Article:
Ness has his idyllic homelife, which comes complete with a sweet lilting soundtrack that differs sharply from the pulsing theme music. DeNiro, whom I agree is fantastic here, plays Capone as a bigger than life character. This is how we want to envision Capone. It's the perfect movie Capone, a strutting, cocky, psychopathic and quintessential version of the mobster.
Even the action scenes are overly dramatic. Take the shootout in Union Station. The whole business of the baby carriage and it rolling down the stairs in slow motion while several sailors (there are always sailors hanging around in train stations) get shot, also in slow motion. It's a great scene and I love how Andy Garcia ends it, but it's so over the top.
Obviously Connery's Oscar was one of those Oscars given for an entire career rather than just for this role. Even if this part wasn't quite Oscar worthy, he's still terrific in it and his final, choked out, "What are you prepared to do?", still gets to me. As for his Irish accent, he only even tries to use it a couple of times so I don't know why he even bothered at all. It's not the worst accent ever in a movie though. I'd want to give that honor to his co-star, Costner, for his English "accent" in Robin Hood.
Charles Martin Smith, Kevin Costner, Sean Connery and Andy Garcia in The Untouchables.
Somehow I had managed to not see this movie for nearly a quarter of a century. I’m very glad I did finally get around to it though as it is highly entertaining. It is a great crime movie told from the point of view of the good guys. I agree Scott. It is similar in style and pacing to those old 1930s gangster pictures; only in color.
Personally I enjoyed Connery’s tough veteran cop (accent and all) more than De Niro’s overcooked Capone impersonation. His baseball speech scene is so over-the-top and gratuitously vicious. It works for this movie but I didn’t mind the fact that Capone’s scenes are limited. Connery, on the other hand, brings an old world charm to Malone. And he gives us a glimpse behind the movie cliché of the Irish cop on the beat.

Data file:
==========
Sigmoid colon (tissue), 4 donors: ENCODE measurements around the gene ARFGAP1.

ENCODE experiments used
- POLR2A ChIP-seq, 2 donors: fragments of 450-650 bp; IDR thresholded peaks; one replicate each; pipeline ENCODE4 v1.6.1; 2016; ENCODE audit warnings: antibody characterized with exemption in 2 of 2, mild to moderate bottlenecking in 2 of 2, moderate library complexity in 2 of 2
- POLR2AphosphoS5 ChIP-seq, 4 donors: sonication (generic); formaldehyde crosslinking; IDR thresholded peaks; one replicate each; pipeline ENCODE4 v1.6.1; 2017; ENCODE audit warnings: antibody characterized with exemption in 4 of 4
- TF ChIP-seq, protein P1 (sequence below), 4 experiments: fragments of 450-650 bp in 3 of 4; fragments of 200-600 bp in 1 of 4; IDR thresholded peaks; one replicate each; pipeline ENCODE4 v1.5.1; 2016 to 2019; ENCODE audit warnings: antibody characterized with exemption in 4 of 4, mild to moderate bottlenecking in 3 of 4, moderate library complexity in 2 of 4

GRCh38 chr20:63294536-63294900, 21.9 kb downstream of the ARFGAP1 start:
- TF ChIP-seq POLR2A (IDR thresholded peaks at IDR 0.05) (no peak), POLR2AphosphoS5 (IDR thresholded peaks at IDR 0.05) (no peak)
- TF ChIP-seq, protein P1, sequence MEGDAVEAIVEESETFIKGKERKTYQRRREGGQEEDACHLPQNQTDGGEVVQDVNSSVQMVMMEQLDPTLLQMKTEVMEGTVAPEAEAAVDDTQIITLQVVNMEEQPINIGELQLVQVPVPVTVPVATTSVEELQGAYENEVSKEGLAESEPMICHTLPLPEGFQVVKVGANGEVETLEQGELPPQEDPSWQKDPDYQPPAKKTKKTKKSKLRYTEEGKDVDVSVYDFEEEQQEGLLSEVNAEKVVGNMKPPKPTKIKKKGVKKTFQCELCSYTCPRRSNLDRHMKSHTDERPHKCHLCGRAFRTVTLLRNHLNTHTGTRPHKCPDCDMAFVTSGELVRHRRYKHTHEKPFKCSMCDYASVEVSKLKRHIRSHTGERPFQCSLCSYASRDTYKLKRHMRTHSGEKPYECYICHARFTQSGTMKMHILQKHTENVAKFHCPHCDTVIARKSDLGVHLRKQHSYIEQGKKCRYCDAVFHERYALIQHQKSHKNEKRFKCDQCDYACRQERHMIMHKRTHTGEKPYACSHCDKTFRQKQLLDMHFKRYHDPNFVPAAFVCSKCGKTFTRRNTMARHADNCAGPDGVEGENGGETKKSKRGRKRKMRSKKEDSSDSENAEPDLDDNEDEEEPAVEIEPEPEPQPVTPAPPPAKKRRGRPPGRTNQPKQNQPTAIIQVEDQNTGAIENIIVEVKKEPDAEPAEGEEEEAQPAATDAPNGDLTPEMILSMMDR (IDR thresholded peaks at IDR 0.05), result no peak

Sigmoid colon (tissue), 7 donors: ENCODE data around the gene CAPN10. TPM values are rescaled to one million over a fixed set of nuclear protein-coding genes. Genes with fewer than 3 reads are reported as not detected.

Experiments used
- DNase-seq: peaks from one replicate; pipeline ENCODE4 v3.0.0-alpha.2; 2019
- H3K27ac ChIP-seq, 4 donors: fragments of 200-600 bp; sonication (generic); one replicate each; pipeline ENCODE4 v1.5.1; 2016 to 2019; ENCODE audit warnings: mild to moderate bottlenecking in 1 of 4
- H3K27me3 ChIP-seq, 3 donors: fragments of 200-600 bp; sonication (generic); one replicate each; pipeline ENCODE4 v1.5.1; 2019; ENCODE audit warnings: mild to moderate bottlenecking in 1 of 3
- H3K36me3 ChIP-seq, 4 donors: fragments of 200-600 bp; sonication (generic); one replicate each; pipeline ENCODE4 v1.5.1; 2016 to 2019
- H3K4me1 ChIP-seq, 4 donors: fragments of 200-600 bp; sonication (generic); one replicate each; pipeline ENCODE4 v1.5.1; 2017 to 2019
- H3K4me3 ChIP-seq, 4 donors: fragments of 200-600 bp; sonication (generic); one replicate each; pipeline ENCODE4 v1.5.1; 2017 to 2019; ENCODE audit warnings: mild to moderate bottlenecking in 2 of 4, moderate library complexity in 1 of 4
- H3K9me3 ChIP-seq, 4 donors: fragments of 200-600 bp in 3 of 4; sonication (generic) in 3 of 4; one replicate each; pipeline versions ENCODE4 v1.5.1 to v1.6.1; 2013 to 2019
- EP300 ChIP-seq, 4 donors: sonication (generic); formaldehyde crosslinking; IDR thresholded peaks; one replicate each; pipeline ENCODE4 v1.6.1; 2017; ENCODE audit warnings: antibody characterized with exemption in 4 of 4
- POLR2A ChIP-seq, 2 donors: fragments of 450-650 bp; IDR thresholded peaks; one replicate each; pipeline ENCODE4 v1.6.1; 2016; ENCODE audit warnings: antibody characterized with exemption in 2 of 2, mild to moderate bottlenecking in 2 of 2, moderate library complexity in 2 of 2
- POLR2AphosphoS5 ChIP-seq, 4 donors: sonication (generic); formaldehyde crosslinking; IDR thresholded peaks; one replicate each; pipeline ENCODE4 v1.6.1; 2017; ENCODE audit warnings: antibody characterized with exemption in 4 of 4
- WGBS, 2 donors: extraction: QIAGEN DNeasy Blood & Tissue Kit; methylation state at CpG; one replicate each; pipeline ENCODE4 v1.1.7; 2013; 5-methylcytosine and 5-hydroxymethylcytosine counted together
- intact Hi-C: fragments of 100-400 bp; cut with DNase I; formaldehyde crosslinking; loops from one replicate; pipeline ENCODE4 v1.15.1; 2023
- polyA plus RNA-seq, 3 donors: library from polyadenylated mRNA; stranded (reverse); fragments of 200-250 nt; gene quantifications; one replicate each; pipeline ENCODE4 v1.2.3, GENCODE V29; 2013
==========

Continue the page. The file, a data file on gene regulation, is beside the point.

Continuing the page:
But this is Costner’s movie from start to finish. His bland charm works well as a man obsessed with a mission. In some ways this role is similar to the one he would play in JFK a few years later. On the surface both characters (both real men) are mild mannered but underneath they have a steely resilience.
There are several well-staged action scenes. I especially liked the one right before the scene Eric mentioned in the cabin, when the Untouchables go charging towards the bridge on horseback like a posse of cowboys in the Old West. Charles Martin Smith gets his big moment transitioning beautifully from crunching numbers to a guns blazing showdown with the bad guys.
Scott, the scene with the baby carriage on the steps of Union Station is either an intentional homage or a blatant rip-off of the most famous scene in the Russian silent classic Battleship Potemkin. In that movie (which was based on a true story) a baby carriage teeters precariously before rolling down the Odessa steps in the middle of a massacre of protesting citizens by an overzealous police force.
One thing neither of my brothers mentioned is just how vividly Chicago, circa 1930, is conjured up. The art direction and costume design are impressive and were both Oscar nominated. I wonder where they found so many old automobiles? Today they would CGI them but in 1987 every car was real.
The Untouchables is perfectly seasoned cinematic comfort food.
Photos © Copyright Paramount Pictures (1987)